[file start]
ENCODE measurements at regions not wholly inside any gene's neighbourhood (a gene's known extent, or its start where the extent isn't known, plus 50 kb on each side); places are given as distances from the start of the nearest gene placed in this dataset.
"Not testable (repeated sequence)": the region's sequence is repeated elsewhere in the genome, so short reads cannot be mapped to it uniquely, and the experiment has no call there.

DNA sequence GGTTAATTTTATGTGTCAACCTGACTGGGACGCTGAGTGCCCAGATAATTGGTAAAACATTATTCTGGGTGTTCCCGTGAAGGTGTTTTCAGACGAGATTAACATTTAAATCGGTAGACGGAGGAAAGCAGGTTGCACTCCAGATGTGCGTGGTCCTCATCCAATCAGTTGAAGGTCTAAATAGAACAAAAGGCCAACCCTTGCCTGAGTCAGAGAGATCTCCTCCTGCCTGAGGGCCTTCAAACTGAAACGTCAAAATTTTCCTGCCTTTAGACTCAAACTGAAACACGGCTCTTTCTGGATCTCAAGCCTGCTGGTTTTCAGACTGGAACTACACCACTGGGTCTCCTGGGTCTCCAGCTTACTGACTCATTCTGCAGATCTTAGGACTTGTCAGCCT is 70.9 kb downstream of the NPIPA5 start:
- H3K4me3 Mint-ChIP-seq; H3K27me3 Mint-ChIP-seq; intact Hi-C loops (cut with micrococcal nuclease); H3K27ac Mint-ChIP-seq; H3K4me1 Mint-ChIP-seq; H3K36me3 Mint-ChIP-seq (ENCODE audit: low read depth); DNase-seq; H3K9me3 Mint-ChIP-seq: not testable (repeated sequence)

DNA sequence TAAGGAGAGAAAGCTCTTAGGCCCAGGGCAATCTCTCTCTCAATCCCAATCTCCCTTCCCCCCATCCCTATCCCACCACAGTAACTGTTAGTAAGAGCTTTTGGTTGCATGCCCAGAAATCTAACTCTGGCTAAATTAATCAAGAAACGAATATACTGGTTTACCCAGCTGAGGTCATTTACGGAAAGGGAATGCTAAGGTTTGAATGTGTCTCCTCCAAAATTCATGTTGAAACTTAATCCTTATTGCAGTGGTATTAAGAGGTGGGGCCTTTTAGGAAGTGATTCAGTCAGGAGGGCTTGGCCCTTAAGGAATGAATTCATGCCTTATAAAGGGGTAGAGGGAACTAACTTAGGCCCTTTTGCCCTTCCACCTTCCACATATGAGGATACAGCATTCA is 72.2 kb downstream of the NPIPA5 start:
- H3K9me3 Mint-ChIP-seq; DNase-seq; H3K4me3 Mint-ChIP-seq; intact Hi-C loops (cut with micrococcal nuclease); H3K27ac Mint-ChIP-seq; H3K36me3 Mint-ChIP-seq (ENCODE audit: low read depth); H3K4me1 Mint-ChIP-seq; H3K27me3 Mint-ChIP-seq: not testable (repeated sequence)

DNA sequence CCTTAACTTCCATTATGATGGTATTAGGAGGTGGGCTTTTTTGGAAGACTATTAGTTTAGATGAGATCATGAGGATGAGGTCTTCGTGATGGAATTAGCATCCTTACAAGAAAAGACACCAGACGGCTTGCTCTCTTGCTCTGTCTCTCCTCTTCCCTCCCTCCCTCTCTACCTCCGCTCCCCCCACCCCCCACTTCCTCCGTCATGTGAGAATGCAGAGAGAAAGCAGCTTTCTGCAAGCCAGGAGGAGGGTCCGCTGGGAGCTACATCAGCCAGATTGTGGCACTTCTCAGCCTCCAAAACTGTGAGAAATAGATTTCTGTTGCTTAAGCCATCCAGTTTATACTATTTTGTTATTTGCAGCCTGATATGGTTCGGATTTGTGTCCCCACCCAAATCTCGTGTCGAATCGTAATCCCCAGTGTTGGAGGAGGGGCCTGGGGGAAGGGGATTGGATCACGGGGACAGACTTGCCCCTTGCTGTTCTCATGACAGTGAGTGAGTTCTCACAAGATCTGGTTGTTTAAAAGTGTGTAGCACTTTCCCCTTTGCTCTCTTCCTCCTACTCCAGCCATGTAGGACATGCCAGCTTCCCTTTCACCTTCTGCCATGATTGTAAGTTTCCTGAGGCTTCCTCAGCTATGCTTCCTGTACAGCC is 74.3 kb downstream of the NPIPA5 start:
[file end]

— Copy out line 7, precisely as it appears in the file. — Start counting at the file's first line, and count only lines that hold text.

DNA sequence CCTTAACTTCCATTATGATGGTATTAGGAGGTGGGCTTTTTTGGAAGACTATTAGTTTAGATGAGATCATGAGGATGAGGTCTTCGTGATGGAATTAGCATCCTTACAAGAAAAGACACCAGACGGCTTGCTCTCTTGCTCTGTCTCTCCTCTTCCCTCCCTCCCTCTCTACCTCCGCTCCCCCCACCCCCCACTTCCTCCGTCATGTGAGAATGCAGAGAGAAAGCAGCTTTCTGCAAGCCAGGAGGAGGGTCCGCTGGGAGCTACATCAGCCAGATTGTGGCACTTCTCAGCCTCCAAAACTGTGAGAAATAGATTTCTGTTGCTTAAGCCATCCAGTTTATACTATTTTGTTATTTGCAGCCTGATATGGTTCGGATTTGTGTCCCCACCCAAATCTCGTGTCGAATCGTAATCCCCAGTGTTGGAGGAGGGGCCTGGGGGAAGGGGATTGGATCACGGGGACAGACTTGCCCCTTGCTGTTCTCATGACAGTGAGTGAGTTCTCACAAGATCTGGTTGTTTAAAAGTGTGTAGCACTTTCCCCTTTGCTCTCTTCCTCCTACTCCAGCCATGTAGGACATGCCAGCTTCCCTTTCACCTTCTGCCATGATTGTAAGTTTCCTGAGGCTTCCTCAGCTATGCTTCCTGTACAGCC is 74.3 kb downstream of the NPIPA5 start: